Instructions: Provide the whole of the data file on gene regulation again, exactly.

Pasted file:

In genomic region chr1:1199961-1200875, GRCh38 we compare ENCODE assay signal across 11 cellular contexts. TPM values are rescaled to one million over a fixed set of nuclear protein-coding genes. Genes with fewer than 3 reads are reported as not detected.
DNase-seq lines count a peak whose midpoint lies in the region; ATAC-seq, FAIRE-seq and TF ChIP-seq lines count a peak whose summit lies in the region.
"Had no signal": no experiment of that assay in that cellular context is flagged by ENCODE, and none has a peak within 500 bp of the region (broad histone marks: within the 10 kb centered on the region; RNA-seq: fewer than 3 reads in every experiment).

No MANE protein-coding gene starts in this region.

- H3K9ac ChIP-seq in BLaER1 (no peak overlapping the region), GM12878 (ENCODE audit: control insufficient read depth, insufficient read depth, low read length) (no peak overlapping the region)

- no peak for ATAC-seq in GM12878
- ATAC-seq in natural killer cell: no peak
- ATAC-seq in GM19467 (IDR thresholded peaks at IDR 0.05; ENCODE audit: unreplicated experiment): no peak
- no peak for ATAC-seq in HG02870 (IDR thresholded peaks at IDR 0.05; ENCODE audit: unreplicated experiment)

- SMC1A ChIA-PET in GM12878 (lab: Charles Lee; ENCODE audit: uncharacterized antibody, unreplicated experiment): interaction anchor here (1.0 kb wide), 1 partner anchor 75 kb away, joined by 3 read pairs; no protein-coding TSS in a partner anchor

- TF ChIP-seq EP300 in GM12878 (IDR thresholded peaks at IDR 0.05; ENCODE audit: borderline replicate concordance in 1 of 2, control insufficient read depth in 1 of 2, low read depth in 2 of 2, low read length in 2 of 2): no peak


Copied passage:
In genomic region chr1:1199961-1200875, GRCh38 we compare ENCODE assay signal across 11 cellular contexts. TPM values are rescaled to one million over a fixed set of nuclear protein-coding genes. Genes with fewer than 3 reads are reported as not detected.
DNase-seq lines count a peak whose midpoint lies in the region; ATAC-seq, FAIRE-seq and TF ChIP-seq lines count a peak whose summit lies in the region.
"Had no signal": no experiment of that assay in that cellular context is flagged by ENCODE, and none has a peak within 500 bp of the region (broad histone marks: within the 10 kb centered on the region; RNA-seq: fewer than 3 reads in every experiment).

No MANE protein-coding gene starts in this region.

- H3K9ac ChIP-seq in BLaER1 (no peak overlapping the region), GM12878 (ENCODE audit: control insufficient read depth, insufficient read depth, low read length) (no peak overlapping the region)

- no peak for ATAC-seq in GM12878
- ATAC-seq in natural killer cell: no peak
- ATAC-seq in GM19467 (IDR thresholded peaks at IDR 0.05; ENCODE audit: unreplicated experiment): no peak
- no peak for ATAC-seq in HG02870 (IDR thresholded peaks at IDR 0.05; ENCODE audit: unreplicated experiment)

- SMC1A ChIA-PET in GM12878 (lab: Charles Lee; ENCODE audit: uncharacterized antibody, unreplicated experiment): interaction anchor here (1.0 kb wide), 1 partner anchor 75 kb away, joined by 3 read pairs; no protein-coding TSS in a partner anchor

- TF ChIP-seq EP300 in GM12878 (IDR thresholded peaks at IDR 0.05; ENCODE audit: borderline replicate concordance in 1 of 2, control insufficient read depth in 1 of 2, low read depth in 2 of 2, low read length in 2 of 2): no peak